“No; I knew it wasn't at the time. It was, I have no doubt, my own mind. But the expression was just as distinct and as unexpected as if it had been spoken by some person in my ear. The words I probably learned when I was a child, but had forgotten them, and I had to look in the Bible afterwards to see if they were there. I found them, and found a good many things besides, which seemed to have been intended expressly for me,- to break up entirely my way of life, and trouble all my calculations. The thing bas been working in me ever since, and I can't stop its working. I have come to the conclusion that I must be a different man, and live for a different purpose ; and I have come to talk with you about it.”
Having commenced giving the Captain's story as he related it, I shall continue it in his own words, as well as I can remember them. The reader, however, must imagine several weeks to have elapsed since my first conversation with him, and the scene to be changed now to an evening meeting, where the captain, after a long struggle with himself, got up to relate his experience.
"I went to talk with the minister," be continued, after having astonished many others as much as he had me, with the repetition of the above narration. “I wanted to get into the church, where I thought I should be safe. I had no conception of repentance and a change of heart. I supposed our pastor would commence
questioning me about doctrines, and so forth, to let me kuow what I would have to understand and believe before I could become a church-member. But he didn't take any such course. He made me go into the house, and sit down in his study, where he talked with me a long time about the blessedness of religion, and its value above all other things of this world, independently of its rewards hereafter. Then he said,
" Captain Ball, do you know the first thing requisite to be done, if you would be a Christian?'
“I did not kpow.
“ The Christian life--the life of a faithful follower of Jesus Christ'said he, can be founded only upon repentance. Now it is easy to say we repent of sins, and even to think we repent, but the only repentance that is worth anything is an active repentance-by which I mean, not only sorrow for sin, and an earnest desire to avoid it in the future----but one that goes to work, and seeks as far as it is in its power to make amends for every wrong we have ever done. Is there a person in the world, Captain Ball, who can look you in the face, and say you bave wrongel him?'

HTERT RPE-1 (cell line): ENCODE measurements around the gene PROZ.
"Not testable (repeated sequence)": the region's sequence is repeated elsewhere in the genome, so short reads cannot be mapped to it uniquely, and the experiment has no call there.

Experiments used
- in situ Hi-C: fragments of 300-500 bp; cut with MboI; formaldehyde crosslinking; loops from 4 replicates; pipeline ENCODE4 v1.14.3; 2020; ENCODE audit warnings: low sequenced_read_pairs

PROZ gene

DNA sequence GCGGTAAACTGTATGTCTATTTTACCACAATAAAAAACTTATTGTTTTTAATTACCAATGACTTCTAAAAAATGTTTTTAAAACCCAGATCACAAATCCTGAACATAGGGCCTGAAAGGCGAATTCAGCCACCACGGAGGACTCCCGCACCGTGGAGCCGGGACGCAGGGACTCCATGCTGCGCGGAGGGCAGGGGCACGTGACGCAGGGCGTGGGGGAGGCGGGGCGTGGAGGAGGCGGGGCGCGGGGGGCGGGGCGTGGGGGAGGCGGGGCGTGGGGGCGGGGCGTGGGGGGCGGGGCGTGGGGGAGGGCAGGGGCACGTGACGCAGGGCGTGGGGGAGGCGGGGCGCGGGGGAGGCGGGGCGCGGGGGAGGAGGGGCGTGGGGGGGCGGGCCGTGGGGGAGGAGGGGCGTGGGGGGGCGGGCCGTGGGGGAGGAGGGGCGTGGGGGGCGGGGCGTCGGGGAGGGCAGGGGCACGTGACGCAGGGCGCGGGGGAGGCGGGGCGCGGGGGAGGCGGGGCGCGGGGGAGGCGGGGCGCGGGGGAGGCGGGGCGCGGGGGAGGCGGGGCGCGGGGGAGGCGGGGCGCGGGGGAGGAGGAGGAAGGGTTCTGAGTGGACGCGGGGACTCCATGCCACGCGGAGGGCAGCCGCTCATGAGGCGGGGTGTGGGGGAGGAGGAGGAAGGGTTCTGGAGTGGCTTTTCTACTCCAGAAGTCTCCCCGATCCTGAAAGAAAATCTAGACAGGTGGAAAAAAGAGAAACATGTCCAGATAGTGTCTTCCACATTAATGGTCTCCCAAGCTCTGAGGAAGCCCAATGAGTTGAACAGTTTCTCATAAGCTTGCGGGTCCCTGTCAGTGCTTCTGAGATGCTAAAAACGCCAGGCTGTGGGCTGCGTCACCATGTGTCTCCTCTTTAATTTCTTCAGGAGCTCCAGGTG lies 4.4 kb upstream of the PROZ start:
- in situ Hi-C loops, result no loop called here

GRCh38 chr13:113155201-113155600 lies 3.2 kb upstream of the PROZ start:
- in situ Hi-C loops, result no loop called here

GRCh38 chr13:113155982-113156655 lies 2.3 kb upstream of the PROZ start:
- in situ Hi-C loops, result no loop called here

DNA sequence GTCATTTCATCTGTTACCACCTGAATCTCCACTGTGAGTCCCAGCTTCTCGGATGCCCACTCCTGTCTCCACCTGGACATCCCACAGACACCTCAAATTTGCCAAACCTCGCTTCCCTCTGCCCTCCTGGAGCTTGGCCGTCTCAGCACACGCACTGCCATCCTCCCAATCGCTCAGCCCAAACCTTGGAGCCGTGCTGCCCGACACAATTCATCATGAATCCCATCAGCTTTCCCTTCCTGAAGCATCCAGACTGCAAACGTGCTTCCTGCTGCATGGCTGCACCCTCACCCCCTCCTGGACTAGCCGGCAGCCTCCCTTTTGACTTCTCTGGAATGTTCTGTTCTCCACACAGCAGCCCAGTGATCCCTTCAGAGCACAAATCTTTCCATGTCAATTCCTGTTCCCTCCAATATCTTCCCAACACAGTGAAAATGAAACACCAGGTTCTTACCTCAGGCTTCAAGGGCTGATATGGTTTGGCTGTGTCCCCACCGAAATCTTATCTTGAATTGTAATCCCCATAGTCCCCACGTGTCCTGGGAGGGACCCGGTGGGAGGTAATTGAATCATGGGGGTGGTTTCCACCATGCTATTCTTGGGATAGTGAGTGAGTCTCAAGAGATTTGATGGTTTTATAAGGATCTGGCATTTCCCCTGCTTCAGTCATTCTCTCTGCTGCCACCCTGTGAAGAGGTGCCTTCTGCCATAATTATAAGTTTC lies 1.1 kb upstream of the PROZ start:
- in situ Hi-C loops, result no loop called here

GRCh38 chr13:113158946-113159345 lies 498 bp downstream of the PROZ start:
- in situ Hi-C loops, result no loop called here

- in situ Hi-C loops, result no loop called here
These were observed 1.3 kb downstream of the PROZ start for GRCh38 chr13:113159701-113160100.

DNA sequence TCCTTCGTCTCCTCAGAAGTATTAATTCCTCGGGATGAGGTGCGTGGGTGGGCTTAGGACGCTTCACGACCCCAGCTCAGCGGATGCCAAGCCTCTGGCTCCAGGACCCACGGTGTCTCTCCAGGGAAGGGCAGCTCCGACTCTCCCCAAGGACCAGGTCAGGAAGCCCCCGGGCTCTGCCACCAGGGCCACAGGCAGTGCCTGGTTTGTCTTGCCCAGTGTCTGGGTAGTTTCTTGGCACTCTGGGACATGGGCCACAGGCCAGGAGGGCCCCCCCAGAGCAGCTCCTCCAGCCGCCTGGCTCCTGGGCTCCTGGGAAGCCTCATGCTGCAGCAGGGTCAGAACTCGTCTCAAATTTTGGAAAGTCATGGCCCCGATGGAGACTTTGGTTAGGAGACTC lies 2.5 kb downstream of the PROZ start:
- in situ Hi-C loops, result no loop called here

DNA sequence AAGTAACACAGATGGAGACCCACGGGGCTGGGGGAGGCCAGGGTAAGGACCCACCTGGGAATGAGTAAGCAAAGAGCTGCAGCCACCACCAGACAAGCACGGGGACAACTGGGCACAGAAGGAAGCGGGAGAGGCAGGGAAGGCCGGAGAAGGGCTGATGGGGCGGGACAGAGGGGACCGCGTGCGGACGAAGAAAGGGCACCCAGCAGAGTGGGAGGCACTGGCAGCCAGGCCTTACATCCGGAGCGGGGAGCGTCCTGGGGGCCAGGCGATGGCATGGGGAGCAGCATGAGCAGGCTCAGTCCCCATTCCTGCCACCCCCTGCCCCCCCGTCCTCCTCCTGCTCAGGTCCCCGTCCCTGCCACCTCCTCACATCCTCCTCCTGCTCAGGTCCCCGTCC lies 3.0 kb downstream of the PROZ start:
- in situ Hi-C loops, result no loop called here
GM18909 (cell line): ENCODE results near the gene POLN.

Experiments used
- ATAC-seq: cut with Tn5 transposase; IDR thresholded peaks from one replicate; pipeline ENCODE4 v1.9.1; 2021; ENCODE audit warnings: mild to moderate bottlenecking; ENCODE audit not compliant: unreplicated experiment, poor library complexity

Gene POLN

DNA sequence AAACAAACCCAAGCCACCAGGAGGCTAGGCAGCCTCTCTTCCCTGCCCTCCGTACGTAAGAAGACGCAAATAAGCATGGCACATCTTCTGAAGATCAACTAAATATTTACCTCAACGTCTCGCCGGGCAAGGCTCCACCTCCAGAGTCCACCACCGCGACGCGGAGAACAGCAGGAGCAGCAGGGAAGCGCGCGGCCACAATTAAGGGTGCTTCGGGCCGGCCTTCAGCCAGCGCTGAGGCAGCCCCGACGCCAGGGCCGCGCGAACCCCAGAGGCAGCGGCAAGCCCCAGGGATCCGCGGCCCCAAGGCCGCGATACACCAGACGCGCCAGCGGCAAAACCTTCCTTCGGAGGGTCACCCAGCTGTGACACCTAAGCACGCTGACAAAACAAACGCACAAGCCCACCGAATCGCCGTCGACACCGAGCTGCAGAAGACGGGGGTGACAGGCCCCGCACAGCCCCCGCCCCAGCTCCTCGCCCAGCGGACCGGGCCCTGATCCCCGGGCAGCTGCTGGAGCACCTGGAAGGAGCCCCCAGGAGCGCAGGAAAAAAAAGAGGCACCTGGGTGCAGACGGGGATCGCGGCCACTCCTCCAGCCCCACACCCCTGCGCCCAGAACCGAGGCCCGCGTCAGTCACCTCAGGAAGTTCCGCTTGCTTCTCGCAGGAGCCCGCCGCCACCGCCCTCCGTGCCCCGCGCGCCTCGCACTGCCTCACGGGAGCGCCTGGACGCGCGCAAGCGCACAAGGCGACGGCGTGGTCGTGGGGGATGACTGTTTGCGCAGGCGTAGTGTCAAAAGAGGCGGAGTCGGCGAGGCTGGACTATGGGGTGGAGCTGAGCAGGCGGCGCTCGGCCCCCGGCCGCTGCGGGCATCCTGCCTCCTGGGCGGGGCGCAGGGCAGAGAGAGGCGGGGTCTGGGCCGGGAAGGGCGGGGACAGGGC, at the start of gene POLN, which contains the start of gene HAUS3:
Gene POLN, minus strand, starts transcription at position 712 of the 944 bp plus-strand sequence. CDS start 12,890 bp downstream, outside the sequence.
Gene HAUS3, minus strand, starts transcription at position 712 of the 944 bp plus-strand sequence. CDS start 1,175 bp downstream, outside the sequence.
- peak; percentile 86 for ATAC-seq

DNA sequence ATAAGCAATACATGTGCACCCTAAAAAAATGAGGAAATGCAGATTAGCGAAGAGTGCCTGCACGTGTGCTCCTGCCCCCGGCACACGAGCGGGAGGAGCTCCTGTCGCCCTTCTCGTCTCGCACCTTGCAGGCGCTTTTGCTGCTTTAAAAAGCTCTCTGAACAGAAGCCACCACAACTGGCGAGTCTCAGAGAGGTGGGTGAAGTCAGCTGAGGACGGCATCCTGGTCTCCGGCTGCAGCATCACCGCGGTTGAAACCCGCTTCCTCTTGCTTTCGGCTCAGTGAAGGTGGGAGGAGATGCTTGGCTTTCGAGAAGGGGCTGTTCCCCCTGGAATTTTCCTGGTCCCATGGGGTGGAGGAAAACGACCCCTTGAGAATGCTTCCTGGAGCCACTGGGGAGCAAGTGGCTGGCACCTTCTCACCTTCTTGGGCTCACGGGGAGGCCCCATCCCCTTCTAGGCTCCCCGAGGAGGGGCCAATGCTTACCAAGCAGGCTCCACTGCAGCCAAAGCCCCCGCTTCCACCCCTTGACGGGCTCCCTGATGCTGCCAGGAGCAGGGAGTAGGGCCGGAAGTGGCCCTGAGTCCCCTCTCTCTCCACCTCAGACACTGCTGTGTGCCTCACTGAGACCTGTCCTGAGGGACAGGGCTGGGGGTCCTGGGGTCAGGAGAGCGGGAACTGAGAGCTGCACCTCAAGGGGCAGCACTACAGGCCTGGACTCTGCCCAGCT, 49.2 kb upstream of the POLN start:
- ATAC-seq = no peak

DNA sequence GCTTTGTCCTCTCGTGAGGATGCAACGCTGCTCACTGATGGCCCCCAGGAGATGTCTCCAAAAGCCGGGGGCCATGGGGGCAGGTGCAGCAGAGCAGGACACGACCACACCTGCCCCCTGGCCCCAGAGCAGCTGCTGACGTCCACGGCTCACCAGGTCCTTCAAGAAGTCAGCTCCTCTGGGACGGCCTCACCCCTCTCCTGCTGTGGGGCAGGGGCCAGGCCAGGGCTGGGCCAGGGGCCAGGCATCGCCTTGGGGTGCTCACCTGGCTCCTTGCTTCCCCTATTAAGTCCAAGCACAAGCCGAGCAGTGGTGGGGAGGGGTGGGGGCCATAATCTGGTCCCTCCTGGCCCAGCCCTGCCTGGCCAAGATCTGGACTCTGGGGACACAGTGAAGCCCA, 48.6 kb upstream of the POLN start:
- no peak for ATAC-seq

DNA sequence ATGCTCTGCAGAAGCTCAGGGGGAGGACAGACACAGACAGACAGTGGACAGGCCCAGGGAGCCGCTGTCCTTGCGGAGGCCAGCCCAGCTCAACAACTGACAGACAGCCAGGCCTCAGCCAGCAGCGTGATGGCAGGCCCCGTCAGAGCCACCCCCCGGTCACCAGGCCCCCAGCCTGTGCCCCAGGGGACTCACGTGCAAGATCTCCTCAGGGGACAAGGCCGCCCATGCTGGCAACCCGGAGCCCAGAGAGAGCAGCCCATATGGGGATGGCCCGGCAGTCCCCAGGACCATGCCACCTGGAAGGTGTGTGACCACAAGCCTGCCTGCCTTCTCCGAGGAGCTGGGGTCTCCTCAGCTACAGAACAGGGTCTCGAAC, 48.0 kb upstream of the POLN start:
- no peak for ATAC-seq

“He knew my weak point,” added the captain. “Every man has his weak point, and I suppose the lancet must be applied there first. That question was like sharp-searching steel driven into my soul. I writhed and groaned inwardly, and struggled and perspired a long time before 1 could answer. I saw it was going to be dreadful hard for me to be a Christian. I meant, however, to get off as easily as I could. So I determined to confess something which I supposed was known to everybody who knows me--my horse-trade with Peter Simmons, last spring.
“ 'Did you wrong Peter?' said the minister,
««•I shaved him a little,' said I.
""How much?' said he. "Tell me honestly what you think.'
66. I let him have a ring-boned and wind-broken nag that I had physicked up to look pretty gay, worth, for actual service, not over five pounds, and got in return a sound and steady beast worth fifteen pounds, and five pounds to boot. So I honestly think,'
in the easter.
said I, that I shaved him out of about fifteen pounds.
“And with fifteen pounds in your possession belonging to poor Peter Simmons, do you think you can commence a life of Christian purity? Do you think that Christ will hear your prayers for pardon, with stolen money in your pocket?' said the minister.
“I said something about a trade is a trade,' and 'men must look out for themselves when they swap horses ;' but he cut me short.